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Author Topic: FRS mod'd mobile?  (Read 1603 times)
BPEVANS
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Posts: 10




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« on: February 27, 2001, 09:25:24 AM »

Hi,

I'm new to all this and haven't yet got a license or radio but would like to get an idea of what costs and work are involved in what I'd like to do.

I want to mount a 2m radio in my suv & one in my buddys vehicle for our offroading/road trips.  We are looking for something sized & mounted like a small CB radio and not too expensive (hoping in the sub $300 range).  We are looking into ham/hf/2m (whats the difference?)  because we have read that they can be modified to work on FRS frequencies.  Since we already have & use an arsenal of FRS handhelds this would be really helpful to us for vehicle to person communication.  This is feasable right?

What does a license cost & take to obtain for a radio in this class?  How much should I expect to invest in a radio that can be modified?  Will an experienced club member be likely to help me modify a radio or will I be pointed to a internet how-to?  If a how-to, how difficult is it? How far could I expect mobile to mobile communication to be? Right now we get 1 mile or less with our FRS handhelds.

Thanks for any info,
Barry
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K3UOD
Member

Posts: 145




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« Reply #1 on: March 14, 2001, 02:59:07 PM »

Modifying any kind of radio to work on FRS is illegal.  Don't do it.

If you and your buddy want to become hams, check out   www.arrl.org  for info.  Cost is very low but requires a considerable investment in studying for the test.  Kids as young as 6 have passed, it just takes determination.  VHF range directly from radio to radio (we call this simplex operation) will be about the same as a properly installed CB (basically 2-10 miles depending on terrain) however, there is much less interference than on CB.  We also have "repeaters" that will relay signals from mobile stations so that everyone within a 50 mile radius from the repeater can hear each other.  HF range varies considerably from a few miles to world-wide depending on the frequency.  Finding a clear channel on HF is very difficult, if not impossible.  Note that no one "owns" any frequency; we all have to share.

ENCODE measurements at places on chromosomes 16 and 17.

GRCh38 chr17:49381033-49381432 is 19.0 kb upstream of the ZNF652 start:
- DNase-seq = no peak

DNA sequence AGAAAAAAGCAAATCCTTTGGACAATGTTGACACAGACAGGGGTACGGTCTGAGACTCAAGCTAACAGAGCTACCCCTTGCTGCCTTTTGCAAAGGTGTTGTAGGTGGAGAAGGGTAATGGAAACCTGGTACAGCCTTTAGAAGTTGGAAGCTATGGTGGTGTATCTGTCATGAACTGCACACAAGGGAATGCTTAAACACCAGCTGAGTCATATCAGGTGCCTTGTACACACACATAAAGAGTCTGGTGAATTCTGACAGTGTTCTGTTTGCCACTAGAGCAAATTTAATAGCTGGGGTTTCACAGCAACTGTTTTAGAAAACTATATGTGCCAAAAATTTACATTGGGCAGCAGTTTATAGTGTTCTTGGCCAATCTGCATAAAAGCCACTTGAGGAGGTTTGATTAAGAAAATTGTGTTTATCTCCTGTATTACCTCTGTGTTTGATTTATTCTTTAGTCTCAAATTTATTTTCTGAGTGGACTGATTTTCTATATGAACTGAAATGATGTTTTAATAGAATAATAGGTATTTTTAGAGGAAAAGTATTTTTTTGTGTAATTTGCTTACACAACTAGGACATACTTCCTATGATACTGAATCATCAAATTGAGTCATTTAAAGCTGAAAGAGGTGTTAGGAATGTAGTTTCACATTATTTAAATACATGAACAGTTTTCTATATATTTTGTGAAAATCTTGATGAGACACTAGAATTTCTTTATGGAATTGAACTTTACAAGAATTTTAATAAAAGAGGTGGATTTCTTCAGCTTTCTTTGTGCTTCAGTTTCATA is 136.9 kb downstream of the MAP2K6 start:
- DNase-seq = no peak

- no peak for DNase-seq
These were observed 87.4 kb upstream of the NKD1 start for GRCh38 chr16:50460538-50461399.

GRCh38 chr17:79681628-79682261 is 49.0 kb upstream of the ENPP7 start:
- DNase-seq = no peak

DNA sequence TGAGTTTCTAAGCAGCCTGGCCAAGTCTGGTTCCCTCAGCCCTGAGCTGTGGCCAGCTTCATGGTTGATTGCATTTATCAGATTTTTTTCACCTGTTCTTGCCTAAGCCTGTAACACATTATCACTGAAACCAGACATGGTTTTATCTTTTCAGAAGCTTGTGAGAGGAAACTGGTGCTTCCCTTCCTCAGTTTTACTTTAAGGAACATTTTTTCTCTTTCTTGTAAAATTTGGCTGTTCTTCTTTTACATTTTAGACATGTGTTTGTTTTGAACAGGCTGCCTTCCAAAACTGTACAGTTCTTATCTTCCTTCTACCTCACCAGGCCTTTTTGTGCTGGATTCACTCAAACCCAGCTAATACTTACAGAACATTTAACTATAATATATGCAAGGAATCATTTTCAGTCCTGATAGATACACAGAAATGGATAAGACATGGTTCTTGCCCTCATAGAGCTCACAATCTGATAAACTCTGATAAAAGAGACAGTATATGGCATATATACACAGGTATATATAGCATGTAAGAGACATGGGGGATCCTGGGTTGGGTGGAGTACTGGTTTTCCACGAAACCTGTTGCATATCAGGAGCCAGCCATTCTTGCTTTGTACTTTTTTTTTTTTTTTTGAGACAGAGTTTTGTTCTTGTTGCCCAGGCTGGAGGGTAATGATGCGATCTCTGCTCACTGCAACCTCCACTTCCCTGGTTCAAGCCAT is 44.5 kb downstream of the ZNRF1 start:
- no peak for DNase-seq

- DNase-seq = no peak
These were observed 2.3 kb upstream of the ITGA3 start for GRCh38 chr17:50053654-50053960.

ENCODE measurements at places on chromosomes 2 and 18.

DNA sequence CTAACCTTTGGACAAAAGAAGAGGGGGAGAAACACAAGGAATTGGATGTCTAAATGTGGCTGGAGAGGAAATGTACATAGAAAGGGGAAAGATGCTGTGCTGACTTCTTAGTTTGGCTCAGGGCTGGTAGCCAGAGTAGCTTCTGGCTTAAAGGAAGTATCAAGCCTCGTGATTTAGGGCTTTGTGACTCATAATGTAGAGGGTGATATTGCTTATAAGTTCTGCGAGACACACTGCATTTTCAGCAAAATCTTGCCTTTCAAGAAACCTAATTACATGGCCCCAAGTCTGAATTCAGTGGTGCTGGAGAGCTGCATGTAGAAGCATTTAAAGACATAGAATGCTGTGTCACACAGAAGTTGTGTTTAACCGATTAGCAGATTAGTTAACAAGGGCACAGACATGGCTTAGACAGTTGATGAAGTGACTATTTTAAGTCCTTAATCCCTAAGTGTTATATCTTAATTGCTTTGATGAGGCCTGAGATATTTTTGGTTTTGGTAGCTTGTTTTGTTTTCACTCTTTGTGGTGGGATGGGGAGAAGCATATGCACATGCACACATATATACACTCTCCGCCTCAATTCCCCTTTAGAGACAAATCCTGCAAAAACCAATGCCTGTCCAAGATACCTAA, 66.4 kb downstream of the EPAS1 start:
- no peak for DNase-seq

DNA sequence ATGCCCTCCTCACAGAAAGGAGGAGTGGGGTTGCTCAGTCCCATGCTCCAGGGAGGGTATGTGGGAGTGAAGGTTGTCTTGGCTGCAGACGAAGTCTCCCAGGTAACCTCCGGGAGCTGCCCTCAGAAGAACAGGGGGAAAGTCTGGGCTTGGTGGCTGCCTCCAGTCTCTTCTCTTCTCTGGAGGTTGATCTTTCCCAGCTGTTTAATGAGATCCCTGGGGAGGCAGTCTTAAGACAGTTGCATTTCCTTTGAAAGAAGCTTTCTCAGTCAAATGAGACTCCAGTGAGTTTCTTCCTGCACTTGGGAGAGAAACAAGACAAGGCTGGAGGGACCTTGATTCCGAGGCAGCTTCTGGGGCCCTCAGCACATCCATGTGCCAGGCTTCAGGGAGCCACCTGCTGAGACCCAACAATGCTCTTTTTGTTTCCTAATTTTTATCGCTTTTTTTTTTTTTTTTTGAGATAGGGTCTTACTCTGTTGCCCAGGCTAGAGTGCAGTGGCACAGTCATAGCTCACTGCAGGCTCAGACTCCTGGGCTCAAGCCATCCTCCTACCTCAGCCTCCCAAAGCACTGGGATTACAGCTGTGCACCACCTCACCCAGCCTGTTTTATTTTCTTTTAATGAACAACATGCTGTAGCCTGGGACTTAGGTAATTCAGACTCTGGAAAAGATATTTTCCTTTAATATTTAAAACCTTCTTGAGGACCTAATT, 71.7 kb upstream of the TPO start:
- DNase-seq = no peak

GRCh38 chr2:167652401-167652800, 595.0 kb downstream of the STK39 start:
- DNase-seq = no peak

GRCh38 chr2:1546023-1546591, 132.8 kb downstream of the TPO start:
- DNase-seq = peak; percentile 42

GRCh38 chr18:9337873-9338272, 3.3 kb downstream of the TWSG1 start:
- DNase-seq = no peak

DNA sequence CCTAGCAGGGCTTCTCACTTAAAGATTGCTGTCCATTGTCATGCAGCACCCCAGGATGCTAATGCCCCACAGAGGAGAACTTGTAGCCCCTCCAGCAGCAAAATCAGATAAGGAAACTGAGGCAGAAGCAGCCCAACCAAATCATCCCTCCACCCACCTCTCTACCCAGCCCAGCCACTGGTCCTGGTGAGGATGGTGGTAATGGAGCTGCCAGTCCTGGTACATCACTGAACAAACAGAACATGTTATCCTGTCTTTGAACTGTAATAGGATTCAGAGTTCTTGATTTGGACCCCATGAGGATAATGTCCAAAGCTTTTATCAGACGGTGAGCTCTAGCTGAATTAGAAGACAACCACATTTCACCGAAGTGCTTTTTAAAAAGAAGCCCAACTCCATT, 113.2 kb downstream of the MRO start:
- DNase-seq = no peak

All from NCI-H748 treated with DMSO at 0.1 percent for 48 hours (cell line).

I assume that you want something with more range than FRS.  Check out the Multi-Use Radio Service.  This new service allow the use of 2 Watt Business Band radios on about 5 or 6 of the so-called "color dot" channels that were formerly reserved for business use only.  No license required.  You can buy the radios from Radio Shack.

The General Mobile Radio Service (GMRS) is another possibility.  If you and your friend want to help the community you can join REACT (an organization of people who help stranded motorists, etc. using CB and GMRS).  There is a fee (I think $80 for 5 or 10 years) for the license.  PRYME makes radios that work legally on both GMRS and FRS.